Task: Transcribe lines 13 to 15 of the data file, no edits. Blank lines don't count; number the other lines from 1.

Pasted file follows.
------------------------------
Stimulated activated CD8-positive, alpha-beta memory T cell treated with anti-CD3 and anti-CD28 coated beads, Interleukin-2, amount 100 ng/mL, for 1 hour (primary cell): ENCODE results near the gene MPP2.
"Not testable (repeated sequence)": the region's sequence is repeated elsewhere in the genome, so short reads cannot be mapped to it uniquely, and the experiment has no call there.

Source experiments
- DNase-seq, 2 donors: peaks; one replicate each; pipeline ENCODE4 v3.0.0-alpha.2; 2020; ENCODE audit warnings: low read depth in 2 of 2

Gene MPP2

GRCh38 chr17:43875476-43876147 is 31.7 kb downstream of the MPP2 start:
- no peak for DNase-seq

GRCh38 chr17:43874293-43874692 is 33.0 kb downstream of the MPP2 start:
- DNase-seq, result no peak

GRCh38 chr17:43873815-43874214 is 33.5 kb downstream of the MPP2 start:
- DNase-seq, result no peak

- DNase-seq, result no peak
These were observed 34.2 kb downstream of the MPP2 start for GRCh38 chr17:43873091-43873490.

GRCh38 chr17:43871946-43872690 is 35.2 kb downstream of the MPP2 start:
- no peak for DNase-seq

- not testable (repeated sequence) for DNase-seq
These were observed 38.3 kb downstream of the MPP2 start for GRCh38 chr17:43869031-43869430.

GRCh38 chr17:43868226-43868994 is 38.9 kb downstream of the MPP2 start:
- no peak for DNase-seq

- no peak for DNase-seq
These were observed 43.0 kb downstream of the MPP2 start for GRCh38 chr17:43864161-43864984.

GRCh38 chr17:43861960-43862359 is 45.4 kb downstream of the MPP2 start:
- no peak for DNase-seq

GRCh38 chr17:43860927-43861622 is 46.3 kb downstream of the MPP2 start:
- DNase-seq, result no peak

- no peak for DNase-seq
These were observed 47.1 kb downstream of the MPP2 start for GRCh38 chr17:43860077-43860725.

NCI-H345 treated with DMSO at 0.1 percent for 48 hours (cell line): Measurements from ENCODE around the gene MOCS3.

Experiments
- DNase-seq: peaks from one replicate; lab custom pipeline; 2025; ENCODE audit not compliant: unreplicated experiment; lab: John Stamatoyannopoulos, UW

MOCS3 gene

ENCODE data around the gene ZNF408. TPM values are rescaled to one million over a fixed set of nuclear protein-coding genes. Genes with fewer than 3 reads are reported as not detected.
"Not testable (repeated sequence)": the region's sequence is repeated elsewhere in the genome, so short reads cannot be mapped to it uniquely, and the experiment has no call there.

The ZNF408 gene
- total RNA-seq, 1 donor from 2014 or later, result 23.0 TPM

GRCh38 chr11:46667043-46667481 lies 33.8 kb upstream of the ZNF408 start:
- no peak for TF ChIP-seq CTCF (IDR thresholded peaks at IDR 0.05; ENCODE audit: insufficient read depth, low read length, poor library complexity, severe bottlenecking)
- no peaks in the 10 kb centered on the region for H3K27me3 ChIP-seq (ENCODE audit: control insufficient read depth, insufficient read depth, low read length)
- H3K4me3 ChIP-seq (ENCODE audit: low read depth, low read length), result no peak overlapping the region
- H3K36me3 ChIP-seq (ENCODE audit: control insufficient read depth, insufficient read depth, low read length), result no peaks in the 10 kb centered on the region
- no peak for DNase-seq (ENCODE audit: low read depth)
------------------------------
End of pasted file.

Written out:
These were observed 34.2 kb downstream of the MPP2 start for GRCh38 chr17:43873091-43873490.

GRCh38 chr17:43871946-43872690 is 35.2 kb downstream of the MPP2 start:
- no peak for DNase-seq